The Jones New York label led the way for a growth spurt that continued into the mid-1990s. Consumers fought tight budgets during the era's economic recession by buying Jones New York rather than pricey designer apparel. In 1990 management took the firm public, with Kimmel retaining 45 percent ownership. The following year, 1991, Jones Apparel launched Rena Rowan for Saville, priced slightly below Jones New York. Two years later, Rena Rowan was the firm's fastest-growing label and accounted for 15 percent of company sales. Jones New York continued to expand, with its Sport line accounting for about 20 percent of sales; other related labels included Jones & Company, Jones New York Dress, and Jones New York Suits.
Jones Apparel Group purchased the Evan-Picone brand for $105 million in 1992. It also began to extend distribution from its base of department stores (which continued to dominate sales) and catalogues, adding 100 high-margin factory outlet stores across the U.S. (as of 2000, the company operated 970 specialty and 590 outlet stores.) By 1994, revenues were up to $600 million, and in 1996, they passed the $1-billion mark.
The success of the Lauren lines resulted in some changes for Jones New York. The company launched the first Jones New York advertising campaign in 15 years. While its labels, which now included Jones Jeans and Jones New York Country, dominated moderate apparel in department stores, Jones New York's competitors had created recognized lifestyle images through advertising, something Jones New York had not done. In 1996, Jones Apparel Group launched the licensed Lauren by Ralph Lauren line, which, with heavy advertising, grew to $350 million in sales in 1998, when Jones added the Ralph by Ralph Lauren label. Lauren has continued to play a significant role in the company's fortunes. In 2000, Jones acquired the Canadian licenses for several Polo brands and forged a deal to export its licensed Lauren and Ralph brands overseas, its initial foray into foreign markets.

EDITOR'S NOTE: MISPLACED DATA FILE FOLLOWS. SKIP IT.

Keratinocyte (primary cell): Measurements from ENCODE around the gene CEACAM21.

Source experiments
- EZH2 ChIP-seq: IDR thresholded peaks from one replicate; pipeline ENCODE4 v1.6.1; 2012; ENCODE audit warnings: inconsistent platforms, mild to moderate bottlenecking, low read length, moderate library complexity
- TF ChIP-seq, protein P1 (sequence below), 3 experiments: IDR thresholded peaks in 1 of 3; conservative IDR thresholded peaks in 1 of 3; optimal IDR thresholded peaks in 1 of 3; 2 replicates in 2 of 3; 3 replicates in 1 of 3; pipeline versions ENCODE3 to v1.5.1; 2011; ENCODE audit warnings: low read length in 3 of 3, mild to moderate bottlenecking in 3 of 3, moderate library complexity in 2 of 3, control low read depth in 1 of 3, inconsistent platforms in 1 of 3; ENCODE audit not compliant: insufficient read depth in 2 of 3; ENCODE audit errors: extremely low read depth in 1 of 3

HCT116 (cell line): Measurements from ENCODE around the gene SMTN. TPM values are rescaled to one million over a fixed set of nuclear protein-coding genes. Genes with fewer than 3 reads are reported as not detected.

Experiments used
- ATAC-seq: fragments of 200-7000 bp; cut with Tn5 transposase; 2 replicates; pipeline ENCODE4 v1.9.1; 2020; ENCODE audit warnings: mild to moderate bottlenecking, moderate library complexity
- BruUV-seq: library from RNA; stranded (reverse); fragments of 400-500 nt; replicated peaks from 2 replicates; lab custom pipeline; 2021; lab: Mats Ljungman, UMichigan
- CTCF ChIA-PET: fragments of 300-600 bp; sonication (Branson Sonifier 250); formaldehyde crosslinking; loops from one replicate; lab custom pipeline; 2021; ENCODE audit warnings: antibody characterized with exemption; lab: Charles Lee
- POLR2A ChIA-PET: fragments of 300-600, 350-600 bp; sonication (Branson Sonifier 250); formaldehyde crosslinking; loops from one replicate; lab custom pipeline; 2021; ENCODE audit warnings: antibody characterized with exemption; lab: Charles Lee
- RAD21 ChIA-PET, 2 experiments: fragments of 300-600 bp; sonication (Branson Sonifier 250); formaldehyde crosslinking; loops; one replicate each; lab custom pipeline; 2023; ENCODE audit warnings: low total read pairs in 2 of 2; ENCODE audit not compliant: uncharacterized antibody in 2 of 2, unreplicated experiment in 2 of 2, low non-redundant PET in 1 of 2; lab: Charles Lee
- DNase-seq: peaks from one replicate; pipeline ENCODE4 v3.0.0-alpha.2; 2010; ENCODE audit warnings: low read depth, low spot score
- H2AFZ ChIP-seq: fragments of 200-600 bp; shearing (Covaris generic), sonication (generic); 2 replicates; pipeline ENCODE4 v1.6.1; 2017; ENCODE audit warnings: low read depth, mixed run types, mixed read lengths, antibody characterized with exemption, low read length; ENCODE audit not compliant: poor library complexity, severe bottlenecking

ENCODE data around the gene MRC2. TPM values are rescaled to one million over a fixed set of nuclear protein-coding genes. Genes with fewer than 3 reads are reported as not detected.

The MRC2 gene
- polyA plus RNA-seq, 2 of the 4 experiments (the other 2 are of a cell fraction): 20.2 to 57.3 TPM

Jones also extended the label into other categories, including jewelry, swimwear, footwear, watches, and handbags through licensing. All products were advertised and cross-promoted with the core Jones New York line. By the late 1990s, the company had retaken control of some of those licenses, bringing footwear and handbags in-house.
In fall 1998, Jones launched a Jones New York menswear program, which it expanded further by signing several licensing agreements, such as for men's leather, outerwear, and tailored clothing. Menswear turned out to be a tough business, however. Despite repositioning the line from collection to main-floor pricing, Jones failed to receive orders from some of its key customers for spring 2001, leading it to consider closing down the division.
On the acquisition front, Jones purchased Sun Apparel, a jeanswear and sportswear company and Polo Jeans licensee, in 1998; Todd Oldham in 1999; and Victoria & Company, a designer and marketer of Givenchy, Tommy Hilfiger, Napier, Richelieu, and Nine West costume jewelry, in 2000. Another major purchase was the Nine West Group in 1999, the footwear marketer's brands included Nine West, Amalfi, Bandolino, Luca B. for Calico, cK/Calvin Klein, 9 & Company, Pappagallo, Pied á Terre, and Selby. In 2000, Jones began repositioning several of those brands, along with Evan-Picone, into the mass market.
Acquisitions boosted total company volume to more than $4.5 billion in 2000. Designer and cofounder Rena Rowan announced her retirement that year, but Sidney Kimmel remained chairman. Over the past two and a half decades, the two partners supplemented their flagship Jones New York career collections by moving into new brands, markets, customer bases, price points, and distribution channels—expansion that promises to continue.